Daniel Kahn Gillmor
dkg at fifthhorseman.net
Sat Feb 28 05:08:03 CET 2015
On Thu 2015-02-26 03:34:23 -0500, Werner Koch wrote:
> On Wed, 25 Feb 2015 21:34, dkg at fifthhorseman.net said:
>> https://tools.ietf.org/html/draft-ietf-dane-openpgpkey ? Should we try
>> to support this draft?
> I looked at this again.
> - It requires a new record type
I'm not sure that a new record type is much of a problem. Most DNS
servers support generic types these days, and the hash-slinger code
can produce hex-encoded records that should be acceptable.
> - It merges the first time key retrieval with the validation of the
The draft allows for validation of the key via DNS fetch, but it doesn't
require that the MUA treat the dnssec validation as authoritative.
> [ - Why using SHA224 for hashing if this is just for maiing the
> local-part. ]
i'm not sure what the issue is here. can you explain further? My
understanding is that the digest is to avoid DNS labels that are either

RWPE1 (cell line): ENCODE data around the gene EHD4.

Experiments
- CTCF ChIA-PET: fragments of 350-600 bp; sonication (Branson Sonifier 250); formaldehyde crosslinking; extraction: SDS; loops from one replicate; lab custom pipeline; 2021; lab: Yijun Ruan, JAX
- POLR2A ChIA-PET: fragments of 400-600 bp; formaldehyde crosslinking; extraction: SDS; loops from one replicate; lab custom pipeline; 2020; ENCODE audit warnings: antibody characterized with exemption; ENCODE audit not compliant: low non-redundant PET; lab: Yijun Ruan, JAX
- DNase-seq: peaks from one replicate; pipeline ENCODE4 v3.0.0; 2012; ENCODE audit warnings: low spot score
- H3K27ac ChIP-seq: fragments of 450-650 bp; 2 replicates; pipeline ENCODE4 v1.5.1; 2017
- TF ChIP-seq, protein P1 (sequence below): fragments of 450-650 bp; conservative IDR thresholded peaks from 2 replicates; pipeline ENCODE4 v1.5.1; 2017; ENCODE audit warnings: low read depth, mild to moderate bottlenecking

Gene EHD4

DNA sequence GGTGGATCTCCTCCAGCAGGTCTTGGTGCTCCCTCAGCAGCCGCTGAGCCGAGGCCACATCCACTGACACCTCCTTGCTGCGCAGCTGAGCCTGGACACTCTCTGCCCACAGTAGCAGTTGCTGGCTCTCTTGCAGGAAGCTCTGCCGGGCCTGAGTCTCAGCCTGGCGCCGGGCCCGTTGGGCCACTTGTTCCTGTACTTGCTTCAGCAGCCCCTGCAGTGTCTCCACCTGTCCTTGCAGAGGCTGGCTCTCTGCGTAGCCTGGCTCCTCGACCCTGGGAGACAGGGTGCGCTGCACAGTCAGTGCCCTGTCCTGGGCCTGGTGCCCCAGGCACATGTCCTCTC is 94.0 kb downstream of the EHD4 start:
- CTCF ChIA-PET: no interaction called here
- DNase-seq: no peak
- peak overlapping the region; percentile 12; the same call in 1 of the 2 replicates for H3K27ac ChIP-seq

too long, or contain unwieldy characters, not as an attempt to mask the
identity being looked up.
> That was my original idea behind PKA. I don't think that is anymore
> justified. However, if you trust DNSSEC gpg can already be tweaked to
> that that in account by using "--verify-options pka-trust-increase" etc.
Can you explain more why you no longer think that using dnssec as a
corroborative channel is justified? I'm personally wary of the
hierarchical model for DNSSEC, but i don't think that invalidates it for
>> There are other kinds of security at issue, though: DNS provides a
>> pretty nasty leakage channel, since confidential DNS query mechanisms
>> are not widely deployed. I'd hope that DNS lookups aren't necessarily
> I think this decision should be left to the MUAs. If it is enabled by
> default, that would be better than sending mails in the clear. Thus for
> a first time non-expert installation enabling such a feature by default
> would be the Right Thing.
Well, sending mail in the clear over a STARTTLS submission channel only
leaks the To: information to the user's sending MTA, while the DNS query
leaks the same information to every machine along the network path to
the DNS server.
But i think you're right that this is something that can be mitigated
with sensible MUA operation, caching results, etc.
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